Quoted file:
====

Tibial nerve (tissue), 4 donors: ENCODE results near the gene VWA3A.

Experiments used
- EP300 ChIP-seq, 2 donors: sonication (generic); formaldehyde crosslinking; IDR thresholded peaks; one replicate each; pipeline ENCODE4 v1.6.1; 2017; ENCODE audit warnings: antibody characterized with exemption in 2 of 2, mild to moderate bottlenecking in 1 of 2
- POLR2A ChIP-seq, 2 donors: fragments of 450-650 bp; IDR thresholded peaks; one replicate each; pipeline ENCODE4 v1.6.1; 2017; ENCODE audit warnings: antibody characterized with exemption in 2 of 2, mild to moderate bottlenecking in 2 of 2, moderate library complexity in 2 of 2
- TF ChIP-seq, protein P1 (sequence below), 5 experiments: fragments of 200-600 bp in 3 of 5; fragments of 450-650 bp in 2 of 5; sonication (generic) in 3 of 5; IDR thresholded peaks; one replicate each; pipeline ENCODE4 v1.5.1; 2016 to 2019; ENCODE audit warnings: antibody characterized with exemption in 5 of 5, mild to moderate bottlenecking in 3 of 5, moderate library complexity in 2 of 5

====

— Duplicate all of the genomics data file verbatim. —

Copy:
Tibial nerve (tissue), 4 donors: ENCODE results near the gene VWA3A.

Experiments used
- EP300 ChIP-seq, 2 donors: sonication (generic); formaldehyde crosslinking; IDR thresholded peaks; one replicate each; pipeline ENCODE4 v1.6.1; 2017; ENCODE audit warnings: antibody characterized with exemption in 2 of 2, mild to moderate bottlenecking in 1 of 2
- POLR2A ChIP-seq, 2 donors: fragments of 450-650 bp; IDR thresholded peaks; one replicate each; pipeline ENCODE4 v1.6.1; 2017; ENCODE audit warnings: antibody characterized with exemption in 2 of 2, mild to moderate bottlenecking in 2 of 2, moderate library complexity in 2 of 2
- TF ChIP-seq, protein P1 (sequence below), 5 experiments: fragments of 200-600 bp in 3 of 5; fragments of 450-650 bp in 2 of 5; sonication (generic) in 3 of 5; IDR thresholded peaks; one replicate each; pipeline ENCODE4 v1.5.1; 2016 to 2019; ENCODE audit warnings: antibody characterized with exemption in 5 of 5, mild to moderate bottlenecking in 3 of 5, moderate library complexity in 2 of 5